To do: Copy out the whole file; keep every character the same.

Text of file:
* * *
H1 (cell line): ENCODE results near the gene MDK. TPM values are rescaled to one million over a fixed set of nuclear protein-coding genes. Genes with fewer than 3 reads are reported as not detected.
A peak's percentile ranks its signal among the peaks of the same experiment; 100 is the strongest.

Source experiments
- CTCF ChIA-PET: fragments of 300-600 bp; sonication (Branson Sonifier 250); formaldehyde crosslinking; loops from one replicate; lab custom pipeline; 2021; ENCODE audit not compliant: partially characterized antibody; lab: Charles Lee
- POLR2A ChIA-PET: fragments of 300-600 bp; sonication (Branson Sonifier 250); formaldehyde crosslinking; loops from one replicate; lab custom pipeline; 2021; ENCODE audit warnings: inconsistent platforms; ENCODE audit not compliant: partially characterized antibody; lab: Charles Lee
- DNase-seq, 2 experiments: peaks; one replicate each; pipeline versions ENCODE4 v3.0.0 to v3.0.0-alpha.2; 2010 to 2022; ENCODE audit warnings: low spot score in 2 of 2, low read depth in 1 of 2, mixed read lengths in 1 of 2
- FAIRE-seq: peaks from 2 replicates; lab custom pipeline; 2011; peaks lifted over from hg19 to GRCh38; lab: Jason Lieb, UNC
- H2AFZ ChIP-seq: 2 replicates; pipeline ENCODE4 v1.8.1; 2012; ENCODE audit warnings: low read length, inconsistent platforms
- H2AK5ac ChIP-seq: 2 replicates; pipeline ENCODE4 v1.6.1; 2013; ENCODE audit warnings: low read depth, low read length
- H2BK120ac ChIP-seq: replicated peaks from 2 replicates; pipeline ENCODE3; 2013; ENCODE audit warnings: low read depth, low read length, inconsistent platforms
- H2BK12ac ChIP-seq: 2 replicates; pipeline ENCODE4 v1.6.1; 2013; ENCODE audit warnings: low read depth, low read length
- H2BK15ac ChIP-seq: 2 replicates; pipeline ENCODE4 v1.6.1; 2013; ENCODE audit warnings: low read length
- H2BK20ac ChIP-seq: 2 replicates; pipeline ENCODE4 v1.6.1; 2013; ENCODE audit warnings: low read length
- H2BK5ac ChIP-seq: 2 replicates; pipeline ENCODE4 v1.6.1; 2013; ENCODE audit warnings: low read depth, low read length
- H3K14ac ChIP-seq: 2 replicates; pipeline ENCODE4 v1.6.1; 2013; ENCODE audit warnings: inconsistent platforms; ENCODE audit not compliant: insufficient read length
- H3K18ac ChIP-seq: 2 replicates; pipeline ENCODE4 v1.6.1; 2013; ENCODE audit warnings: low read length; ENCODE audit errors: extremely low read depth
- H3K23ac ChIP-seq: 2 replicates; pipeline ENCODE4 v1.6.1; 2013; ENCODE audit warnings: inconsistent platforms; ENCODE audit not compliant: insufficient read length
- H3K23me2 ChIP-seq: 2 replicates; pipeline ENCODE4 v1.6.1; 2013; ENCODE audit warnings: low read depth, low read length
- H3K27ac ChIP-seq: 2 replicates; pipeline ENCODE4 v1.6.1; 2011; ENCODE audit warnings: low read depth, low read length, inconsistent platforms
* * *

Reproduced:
H1 (cell line): ENCODE results near the gene MDK. TPM values are rescaled to one million over a fixed set of nuclear protein-coding genes. Genes with fewer than 3 reads are reported as not detected.
A peak's percentile ranks its signal among the peaks of the same experiment; 100 is the strongest.

Source experiments
- CTCF ChIA-PET: fragments of 300-600 bp; sonication (Branson Sonifier 250); formaldehyde crosslinking; loops from one replicate; lab custom pipeline; 2021; ENCODE audit not compliant: partially characterized antibody; lab: Charles Lee
- POLR2A ChIA-PET: fragments of 300-600 bp; sonication (Branson Sonifier 250); formaldehyde crosslinking; loops from one replicate; lab custom pipeline; 2021; ENCODE audit warnings: inconsistent platforms; ENCODE audit not compliant: partially characterized antibody; lab: Charles Lee
- DNase-seq, 2 experiments: peaks; one replicate each; pipeline versions ENCODE4 v3.0.0 to v3.0.0-alpha.2; 2010 to 2022; ENCODE audit warnings: low spot score in 2 of 2, low read depth in 1 of 2, mixed read lengths in 1 of 2
- FAIRE-seq: peaks from 2 replicates; lab custom pipeline; 2011; peaks lifted over from hg19 to GRCh38; lab: Jason Lieb, UNC
- H2AFZ ChIP-seq: 2 replicates; pipeline ENCODE4 v1.8.1; 2012; ENCODE audit warnings: low read length, inconsistent platforms
- H2AK5ac ChIP-seq: 2 replicates; pipeline ENCODE4 v1.6.1; 2013; ENCODE audit warnings: low read depth, low read length
- H2BK120ac ChIP-seq: replicated peaks from 2 replicates; pipeline ENCODE3; 2013; ENCODE audit warnings: low read depth, low read length, inconsistent platforms
- H2BK12ac ChIP-seq: 2 replicates; pipeline ENCODE4 v1.6.1; 2013; ENCODE audit warnings: low read depth, low read length
- H2BK15ac ChIP-seq: 2 replicates; pipeline ENCODE4 v1.6.1; 2013; ENCODE audit warnings: low read length
- H2BK20ac ChIP-seq: 2 replicates; pipeline ENCODE4 v1.6.1; 2013; ENCODE audit warnings: low read length
- H2BK5ac ChIP-seq: 2 replicates; pipeline ENCODE4 v1.6.1; 2013; ENCODE audit warnings: low read depth, low read length
- H3K14ac ChIP-seq: 2 replicates; pipeline ENCODE4 v1.6.1; 2013; ENCODE audit warnings: inconsistent platforms; ENCODE audit not compliant: insufficient read length
- H3K18ac ChIP-seq: 2 replicates; pipeline ENCODE4 v1.6.1; 2013; ENCODE audit warnings: low read length; ENCODE audit errors: extremely low read depth
- H3K23ac ChIP-seq: 2 replicates; pipeline ENCODE4 v1.6.1; 2013; ENCODE audit warnings: inconsistent platforms; ENCODE audit not compliant: insufficient read length
- H3K23me2 ChIP-seq: 2 replicates; pipeline ENCODE4 v1.6.1; 2013; ENCODE audit warnings: low read depth, low read length
- H3K27ac ChIP-seq: 2 replicates; pipeline ENCODE4 v1.6.1; 2011; ENCODE audit warnings: low read depth, low read length, inconsistent platforms